Short-Author Papers
Research outline

I am a Herchel Smith Fellow at the Department of Applied Mathematics and Theoretical Physics at the University of Cambridge. I'm interested in things that go bump in the fabric of space-time (aka, black holes crashing together). I am working to answer the question of how black holes and neutron stars find each other and collide, producing the space-time ripples that we observe with detectors like LIGO and Virgo. I did my PhD at Monash University in Melbourne, Australia. My PhD supervisors were Associate Professor Paul Lasky and Professor Eric Thrane. I'm an alumnus of the OzGrav organisation and a member of the LIGO Scientific Collaboration.

In both my PhD thesis and my current work, I focus primarily on things to do with the dynamical assembly of binary black hole systems. I am particularly interested in different dynamical formation environments, such as globular clusters, AGN disks, and nuclear clusters.

The parameters of a binary leave an imprint on their gravitational-wave signal, and these can give us clues to how the binary formed. Sometimes, in dynamical environments, binaries can retain significant orbital eccentricity just before they merge; this leaves its mark on the gravitational-wave signal that we detect. Along with component masses, spins and redshift evolution, eccentricity can tell us about the way that a compact object binary formed. This video is a great illustration of a three-body interaction causing a highly eccentric binary.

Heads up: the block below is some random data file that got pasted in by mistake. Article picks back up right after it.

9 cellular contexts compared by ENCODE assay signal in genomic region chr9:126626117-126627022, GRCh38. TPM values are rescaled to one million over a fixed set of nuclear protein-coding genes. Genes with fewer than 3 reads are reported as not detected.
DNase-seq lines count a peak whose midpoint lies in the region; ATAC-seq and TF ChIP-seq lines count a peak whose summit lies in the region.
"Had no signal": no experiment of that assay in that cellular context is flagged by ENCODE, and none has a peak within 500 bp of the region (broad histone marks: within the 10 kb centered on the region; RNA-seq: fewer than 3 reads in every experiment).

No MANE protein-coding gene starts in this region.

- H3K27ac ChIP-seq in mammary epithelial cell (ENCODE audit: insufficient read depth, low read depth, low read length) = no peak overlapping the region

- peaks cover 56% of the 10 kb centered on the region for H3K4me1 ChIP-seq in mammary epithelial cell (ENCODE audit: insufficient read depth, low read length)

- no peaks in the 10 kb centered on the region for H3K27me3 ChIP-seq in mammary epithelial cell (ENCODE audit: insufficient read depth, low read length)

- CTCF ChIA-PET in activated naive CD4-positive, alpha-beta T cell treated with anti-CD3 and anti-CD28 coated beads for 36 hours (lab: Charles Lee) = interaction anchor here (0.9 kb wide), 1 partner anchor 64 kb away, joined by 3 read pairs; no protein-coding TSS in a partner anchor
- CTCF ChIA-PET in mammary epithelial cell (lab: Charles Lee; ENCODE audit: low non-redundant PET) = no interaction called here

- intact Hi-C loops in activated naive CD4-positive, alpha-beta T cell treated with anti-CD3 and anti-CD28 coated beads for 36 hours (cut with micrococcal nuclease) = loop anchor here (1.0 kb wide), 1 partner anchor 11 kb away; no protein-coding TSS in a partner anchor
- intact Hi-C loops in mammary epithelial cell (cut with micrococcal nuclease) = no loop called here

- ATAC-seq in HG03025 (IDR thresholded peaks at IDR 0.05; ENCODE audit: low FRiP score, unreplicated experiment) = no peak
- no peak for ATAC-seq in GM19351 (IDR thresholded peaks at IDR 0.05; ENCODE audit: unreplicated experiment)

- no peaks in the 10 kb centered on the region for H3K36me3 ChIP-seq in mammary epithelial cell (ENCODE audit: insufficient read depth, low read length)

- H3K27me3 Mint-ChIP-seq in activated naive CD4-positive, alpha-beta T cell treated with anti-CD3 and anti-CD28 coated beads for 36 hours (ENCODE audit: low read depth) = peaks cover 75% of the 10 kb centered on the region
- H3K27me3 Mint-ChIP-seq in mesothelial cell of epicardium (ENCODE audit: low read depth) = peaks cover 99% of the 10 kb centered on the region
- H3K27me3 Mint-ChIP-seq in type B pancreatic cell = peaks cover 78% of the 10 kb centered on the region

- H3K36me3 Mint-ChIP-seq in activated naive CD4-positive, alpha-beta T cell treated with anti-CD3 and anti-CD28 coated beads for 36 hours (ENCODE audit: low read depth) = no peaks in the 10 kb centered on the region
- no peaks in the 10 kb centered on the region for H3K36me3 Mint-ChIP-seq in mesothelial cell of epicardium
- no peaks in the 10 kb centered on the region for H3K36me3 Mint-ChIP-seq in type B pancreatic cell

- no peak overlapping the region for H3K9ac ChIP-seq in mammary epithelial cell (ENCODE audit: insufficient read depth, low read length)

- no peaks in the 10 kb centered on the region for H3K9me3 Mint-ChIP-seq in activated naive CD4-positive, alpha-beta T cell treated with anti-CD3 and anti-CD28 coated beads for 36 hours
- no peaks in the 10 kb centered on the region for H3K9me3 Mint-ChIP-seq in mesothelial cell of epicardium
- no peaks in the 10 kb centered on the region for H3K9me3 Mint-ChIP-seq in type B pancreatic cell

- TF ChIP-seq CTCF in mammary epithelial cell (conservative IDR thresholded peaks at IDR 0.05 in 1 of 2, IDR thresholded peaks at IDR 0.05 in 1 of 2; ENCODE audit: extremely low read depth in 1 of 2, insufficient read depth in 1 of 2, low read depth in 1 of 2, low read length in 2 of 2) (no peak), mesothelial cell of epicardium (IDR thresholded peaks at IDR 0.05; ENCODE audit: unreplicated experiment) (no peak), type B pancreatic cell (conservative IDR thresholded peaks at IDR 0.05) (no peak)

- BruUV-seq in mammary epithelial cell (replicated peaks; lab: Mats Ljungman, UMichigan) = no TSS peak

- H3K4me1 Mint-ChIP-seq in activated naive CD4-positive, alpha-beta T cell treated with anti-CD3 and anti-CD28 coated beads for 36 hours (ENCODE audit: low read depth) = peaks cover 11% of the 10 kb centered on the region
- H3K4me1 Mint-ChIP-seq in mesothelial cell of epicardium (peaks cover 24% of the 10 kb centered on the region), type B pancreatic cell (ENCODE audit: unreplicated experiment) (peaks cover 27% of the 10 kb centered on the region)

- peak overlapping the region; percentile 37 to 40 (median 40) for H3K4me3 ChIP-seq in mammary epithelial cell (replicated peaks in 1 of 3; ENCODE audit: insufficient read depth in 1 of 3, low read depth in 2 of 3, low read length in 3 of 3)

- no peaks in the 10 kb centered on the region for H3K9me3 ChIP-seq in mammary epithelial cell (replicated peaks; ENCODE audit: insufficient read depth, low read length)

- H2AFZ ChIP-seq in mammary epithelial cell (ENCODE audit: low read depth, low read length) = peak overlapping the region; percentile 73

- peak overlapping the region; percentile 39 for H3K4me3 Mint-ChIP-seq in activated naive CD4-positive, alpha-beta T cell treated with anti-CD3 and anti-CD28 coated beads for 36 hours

In other projects, I’m involved in developing bilby, a modular Python library facilitating Bayesian inference, optimised for gravitational wave science.

I completed my MSci in Physics at Birmingham University in the UK. I did my Master's project with Professor Andreas Freise, using Python code to model the noise at gravitational wave detectors. I helped to develop Space Py Quest, a Python code that lets you simulate your own gravitational wave detections! Its more glamorous older sister is Space Time Quest, a game with lovely graphics that lets you build and run your own detector without touching the code.

During my time at the University of Birmingham, I worked with Professor Ilya Mandel as a summer student. I worked on comparing different methods of evolving virtual stars within COMPAS, a code that simulates and analyses stellar evolution in order to work out how LIGO’s observed binaries formed. These days, I am still working with Ilya and the COMPAS team to answer another formation mystery: how X-ray binaries are made.

If you’d like to have a chat about any of the above, please get in touch!